The problem is, he never truly gets to grips with what he means by `the paranoid style'. The bulk of the book consists of what are basically essays on political figures or events. Nixon justifies a couple on his own. Others are devoted to the likes of Idi Amin, Harold Wilson, Carlos the Jackal and International Terrorism, the Oz trial and underground culture. These people were undoubtedly paranoid.
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41 of 46 people found the following review helpful By Mr. M. Goold on 20 Oct. 2009
Format: Hardcover
Its a common allegory to compare the sixties to the hedonistic party while the seventies was its hangover, but coupled with the sour anxiety at the time ran an even deeper, all-pervasive band of post-excess malaise, rampant paranoia.

The cast here are Nixon and Kissinger acting like Bond Villians, a button-press from a world destroying nuclear arsenal; Wilson and his huddled, terrified acolytes in Downing Street, Uri Gellar and a milion bending spoons, and numerous other mad or maddening characters, acted out against a canvas of drab, the psychadelic rainbows of the previous decade now drained to various shades of grey, lurching deeper into stagnation, fear and gloom. If you've ever read Wheen's previous pieces on the Seventies (theres a couple of choice cuts in 'Hoo-hahs and Passing Frenzies')you'll know what to expect.

As with every book, indeed everything Wheen has ever written, this is Grade A Unputdownable. His style is hilarious yet terrifying, his research deep and thorough, and his eye for the absurd sharp. The anotations come thick and fast, each one a juicy little side order to the main course you'll wolf down.

How the hell we got out of the decade without revolution, right wing coup or nuclear annhiliation remains a mystery, but Im only glad I wasn't around till 1973, and 3 Day Weeks, Crazed Presidents and paranoid PMs meant rather less to me than Watership Down, Star wars and Floella Benjamin.

A great companion piece to David Aaronovitch's very fine 'Voodoo Histories'...but wait. Two brilliant books on paranoic conspiracy out at the same time...there must be a more sinister connection...
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10 of 12 people found the following review helpful By Ivor Alexander on 23 Feb. 2010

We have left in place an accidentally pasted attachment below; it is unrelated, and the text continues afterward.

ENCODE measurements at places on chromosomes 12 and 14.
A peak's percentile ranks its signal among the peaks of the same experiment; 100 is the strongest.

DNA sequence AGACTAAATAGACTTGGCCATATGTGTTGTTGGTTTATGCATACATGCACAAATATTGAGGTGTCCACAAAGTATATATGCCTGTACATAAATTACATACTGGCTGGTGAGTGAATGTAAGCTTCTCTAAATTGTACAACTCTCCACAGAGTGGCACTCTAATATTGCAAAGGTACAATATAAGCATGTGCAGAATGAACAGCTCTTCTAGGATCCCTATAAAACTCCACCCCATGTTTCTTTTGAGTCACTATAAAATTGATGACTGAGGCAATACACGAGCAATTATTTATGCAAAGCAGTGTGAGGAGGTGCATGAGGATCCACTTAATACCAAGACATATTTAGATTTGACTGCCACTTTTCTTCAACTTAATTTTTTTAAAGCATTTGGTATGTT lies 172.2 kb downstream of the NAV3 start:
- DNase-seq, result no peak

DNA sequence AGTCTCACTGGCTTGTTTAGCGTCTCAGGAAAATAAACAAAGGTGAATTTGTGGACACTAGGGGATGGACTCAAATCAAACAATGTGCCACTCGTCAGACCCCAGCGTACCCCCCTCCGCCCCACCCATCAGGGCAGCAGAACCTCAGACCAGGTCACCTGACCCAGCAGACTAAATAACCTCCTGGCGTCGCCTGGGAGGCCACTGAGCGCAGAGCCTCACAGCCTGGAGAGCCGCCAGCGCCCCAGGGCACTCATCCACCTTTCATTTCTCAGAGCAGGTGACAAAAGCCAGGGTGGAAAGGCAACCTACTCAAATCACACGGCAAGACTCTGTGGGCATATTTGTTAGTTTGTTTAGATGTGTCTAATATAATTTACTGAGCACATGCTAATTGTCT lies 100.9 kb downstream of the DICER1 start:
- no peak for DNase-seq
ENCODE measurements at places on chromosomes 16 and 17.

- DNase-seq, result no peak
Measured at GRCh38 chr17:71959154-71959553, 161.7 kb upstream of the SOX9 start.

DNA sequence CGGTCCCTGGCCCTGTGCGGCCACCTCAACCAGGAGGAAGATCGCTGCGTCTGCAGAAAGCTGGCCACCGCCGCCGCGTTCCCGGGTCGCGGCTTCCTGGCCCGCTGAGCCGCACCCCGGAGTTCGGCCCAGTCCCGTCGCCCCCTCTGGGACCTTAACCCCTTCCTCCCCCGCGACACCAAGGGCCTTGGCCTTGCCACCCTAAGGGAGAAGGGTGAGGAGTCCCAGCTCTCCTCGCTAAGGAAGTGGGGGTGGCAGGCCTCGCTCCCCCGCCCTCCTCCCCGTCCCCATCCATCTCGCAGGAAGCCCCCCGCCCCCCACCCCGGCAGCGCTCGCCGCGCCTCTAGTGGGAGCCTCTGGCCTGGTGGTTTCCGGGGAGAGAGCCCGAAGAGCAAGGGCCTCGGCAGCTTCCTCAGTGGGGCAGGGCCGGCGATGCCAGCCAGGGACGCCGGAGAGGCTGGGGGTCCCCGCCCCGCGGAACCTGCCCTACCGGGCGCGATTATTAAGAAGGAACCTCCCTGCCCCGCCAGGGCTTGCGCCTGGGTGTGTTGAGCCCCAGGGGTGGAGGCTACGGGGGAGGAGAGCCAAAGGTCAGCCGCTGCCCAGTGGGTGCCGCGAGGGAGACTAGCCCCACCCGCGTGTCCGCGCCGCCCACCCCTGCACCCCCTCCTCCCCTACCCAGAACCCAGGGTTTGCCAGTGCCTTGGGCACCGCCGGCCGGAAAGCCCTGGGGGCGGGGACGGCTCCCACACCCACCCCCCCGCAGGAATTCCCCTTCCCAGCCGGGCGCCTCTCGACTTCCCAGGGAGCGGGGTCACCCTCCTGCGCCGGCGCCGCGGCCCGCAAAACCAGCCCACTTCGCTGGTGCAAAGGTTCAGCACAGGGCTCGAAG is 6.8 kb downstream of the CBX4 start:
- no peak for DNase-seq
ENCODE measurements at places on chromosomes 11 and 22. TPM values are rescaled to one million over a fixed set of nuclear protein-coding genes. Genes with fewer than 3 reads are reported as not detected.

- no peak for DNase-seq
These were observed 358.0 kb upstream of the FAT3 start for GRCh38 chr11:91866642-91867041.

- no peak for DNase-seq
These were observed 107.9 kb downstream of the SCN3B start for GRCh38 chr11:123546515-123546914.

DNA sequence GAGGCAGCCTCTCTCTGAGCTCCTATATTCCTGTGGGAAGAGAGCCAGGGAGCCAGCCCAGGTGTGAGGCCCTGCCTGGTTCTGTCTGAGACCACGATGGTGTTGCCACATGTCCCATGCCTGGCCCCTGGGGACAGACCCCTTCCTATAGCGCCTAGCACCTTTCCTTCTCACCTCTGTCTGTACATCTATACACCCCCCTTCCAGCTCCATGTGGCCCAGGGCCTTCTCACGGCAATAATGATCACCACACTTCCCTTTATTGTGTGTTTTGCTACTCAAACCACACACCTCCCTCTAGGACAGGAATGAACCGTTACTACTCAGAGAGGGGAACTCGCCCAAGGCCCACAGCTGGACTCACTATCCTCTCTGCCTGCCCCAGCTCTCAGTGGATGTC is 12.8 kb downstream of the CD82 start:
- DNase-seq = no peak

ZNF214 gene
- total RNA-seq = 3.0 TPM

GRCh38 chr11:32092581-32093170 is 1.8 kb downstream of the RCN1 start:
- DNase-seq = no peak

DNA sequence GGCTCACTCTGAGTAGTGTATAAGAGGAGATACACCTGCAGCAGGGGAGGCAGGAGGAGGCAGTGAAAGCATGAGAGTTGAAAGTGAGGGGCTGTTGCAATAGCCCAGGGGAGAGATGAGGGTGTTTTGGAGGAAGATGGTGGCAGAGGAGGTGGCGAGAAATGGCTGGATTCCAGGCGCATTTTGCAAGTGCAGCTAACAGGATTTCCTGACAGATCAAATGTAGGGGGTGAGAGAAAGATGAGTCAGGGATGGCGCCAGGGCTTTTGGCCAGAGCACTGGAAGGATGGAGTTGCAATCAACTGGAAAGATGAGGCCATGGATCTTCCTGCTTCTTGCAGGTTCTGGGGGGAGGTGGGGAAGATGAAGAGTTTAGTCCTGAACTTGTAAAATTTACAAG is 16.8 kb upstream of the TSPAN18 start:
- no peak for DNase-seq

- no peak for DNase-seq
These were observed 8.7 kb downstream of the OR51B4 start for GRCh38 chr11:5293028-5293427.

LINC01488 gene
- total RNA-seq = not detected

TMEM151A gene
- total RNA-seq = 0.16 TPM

Format: Hardcover Verified Purchase
So I see it. When you've had enough of superstition, political hypocrisy, and intellectual dishonesty in general, one of the writers you can turn to for oxygen is Francis Wheen. I've read this book with the greatest of pleasure from start to finish. The work of a mind even more disillusioned than the author of HOW MUMBO-JUMBO CONQUERED THE WORLD. In any case the same wit, the same clarity of thought, the same understatement are present. I am almost surprised that such a rational work can nowadays get published.
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12 of 15 people found the following review helpful By James-philip Harries on 23 Oct. 2009
Format: Hardcover Verified Purchase
At a safe distance, we can laugh at this history. If everyone had known at the time what Francis Wheen reveals of the time we would all have had a nervous breakdown. Our rulers seem to have been mad, bad and (given that they had their fingers on the nuclear button) very dangerous indeed.
Wheen has taken advantage of the deaths of most of the main actors to expose some previously libelous truths. Whether his seventies history would be as mad if extended beyond 1976 or not depends perhaps on whether some of the late seventies figures are still alive.
Of those who are dead, we know that Nixon was a paranoiac drunk, Heath an imbecile, Wilson a fruitcake, the leader of the largest UK trade union a soviet agent... All good rollicking stuff! Great laughs - at a distance.
You'll read this book at a sitting or two. Then you'll want more. Wheen's other stuff is good too:How Mumbo-jumbo Conquered the World: A Short History of Modern DelusionsHoo-hahs and Passing Frenzies His book on Marx has been highly praised by non_Marxists, and though I've not read it that's good enough for me, but I can't find the link. Can it be that the British are so bored with Socialism that Marx is out of print?